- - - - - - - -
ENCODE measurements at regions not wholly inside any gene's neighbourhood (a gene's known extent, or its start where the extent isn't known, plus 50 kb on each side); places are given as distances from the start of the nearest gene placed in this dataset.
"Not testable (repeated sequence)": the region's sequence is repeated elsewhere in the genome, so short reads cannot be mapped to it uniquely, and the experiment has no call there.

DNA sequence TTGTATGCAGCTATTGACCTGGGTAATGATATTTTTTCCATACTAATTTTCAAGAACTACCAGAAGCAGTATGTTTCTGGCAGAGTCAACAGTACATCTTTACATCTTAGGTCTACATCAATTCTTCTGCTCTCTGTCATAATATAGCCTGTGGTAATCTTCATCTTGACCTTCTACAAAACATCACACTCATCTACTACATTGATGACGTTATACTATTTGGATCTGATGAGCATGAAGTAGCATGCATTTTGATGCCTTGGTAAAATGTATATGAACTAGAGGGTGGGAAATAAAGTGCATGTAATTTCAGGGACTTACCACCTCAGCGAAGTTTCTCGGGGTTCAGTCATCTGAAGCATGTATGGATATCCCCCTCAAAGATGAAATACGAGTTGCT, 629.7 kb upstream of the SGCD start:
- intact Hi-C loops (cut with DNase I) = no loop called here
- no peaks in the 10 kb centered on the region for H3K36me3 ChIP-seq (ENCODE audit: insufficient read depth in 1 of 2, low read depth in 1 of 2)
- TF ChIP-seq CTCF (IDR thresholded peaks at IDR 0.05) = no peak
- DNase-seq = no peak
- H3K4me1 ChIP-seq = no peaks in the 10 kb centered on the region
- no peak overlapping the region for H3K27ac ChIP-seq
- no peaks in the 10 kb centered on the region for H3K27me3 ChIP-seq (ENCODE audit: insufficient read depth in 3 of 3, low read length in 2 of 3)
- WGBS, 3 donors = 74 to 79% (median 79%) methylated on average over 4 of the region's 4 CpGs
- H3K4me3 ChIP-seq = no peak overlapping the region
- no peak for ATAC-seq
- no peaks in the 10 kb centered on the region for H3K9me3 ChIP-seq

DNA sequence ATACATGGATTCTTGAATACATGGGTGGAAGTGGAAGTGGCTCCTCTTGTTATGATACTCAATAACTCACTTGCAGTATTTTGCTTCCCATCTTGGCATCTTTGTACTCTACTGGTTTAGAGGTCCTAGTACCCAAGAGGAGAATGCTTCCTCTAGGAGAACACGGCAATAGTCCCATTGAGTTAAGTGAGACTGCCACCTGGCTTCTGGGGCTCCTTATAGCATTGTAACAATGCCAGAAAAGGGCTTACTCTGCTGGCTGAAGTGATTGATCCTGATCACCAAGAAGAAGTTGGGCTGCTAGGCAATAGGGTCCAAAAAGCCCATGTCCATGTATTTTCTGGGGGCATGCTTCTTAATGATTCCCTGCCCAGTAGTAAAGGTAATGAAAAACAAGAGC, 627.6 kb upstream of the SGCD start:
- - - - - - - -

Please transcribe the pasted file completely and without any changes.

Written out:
ENCODE measurements at regions not wholly inside any gene's neighbourhood (a gene's known extent, or its start where the extent isn't known, plus 50 kb on each side); places are given as distances from the start of the nearest gene placed in this dataset.
"Not testable (repeated sequence)": the region's sequence is repeated elsewhere in the genome, so short reads cannot be mapped to it uniquely, and the experiment has no call there.

DNA sequence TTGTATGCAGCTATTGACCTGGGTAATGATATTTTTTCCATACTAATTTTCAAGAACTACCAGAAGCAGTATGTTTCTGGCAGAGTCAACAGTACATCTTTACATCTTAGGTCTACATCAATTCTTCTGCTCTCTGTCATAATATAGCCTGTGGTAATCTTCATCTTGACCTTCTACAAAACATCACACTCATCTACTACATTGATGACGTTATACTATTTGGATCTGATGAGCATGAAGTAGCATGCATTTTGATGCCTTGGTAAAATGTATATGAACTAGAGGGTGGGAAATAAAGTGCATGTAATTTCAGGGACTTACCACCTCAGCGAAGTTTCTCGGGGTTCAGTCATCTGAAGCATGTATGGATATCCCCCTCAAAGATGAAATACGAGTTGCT, 629.7 kb upstream of the SGCD start:
- intact Hi-C loops (cut with DNase I) = no loop called here
- no peaks in the 10 kb centered on the region for H3K36me3 ChIP-seq (ENCODE audit: insufficient read depth in 1 of 2, low read depth in 1 of 2)
- TF ChIP-seq CTCF (IDR thresholded peaks at IDR 0.05) = no peak
- DNase-seq = no peak
- H3K4me1 ChIP-seq = no peaks in the 10 kb centered on the region
- no peak overlapping the region for H3K27ac ChIP-seq
- no peaks in the 10 kb centered on the region for H3K27me3 ChIP-seq (ENCODE audit: insufficient read depth in 3 of 3, low read length in 2 of 3)
- WGBS, 3 donors = 74 to 79% (median 79%) methylated on average over 4 of the region's 4 CpGs
- H3K4me3 ChIP-seq = no peak overlapping the region
- no peak for ATAC-seq
- no peaks in the 10 kb centered on the region for H3K9me3 ChIP-seq

DNA sequence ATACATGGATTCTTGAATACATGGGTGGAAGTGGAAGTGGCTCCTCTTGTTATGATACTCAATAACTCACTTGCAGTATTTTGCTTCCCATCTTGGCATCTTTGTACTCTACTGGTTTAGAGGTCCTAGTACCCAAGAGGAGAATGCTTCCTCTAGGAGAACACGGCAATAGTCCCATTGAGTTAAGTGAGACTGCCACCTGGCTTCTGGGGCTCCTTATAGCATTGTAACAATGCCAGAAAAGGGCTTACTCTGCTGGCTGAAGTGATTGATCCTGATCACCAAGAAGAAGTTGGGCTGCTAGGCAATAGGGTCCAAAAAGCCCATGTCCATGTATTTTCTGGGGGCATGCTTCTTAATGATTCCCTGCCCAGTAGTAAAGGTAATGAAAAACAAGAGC, 627.6 kb upstream of the SGCD start: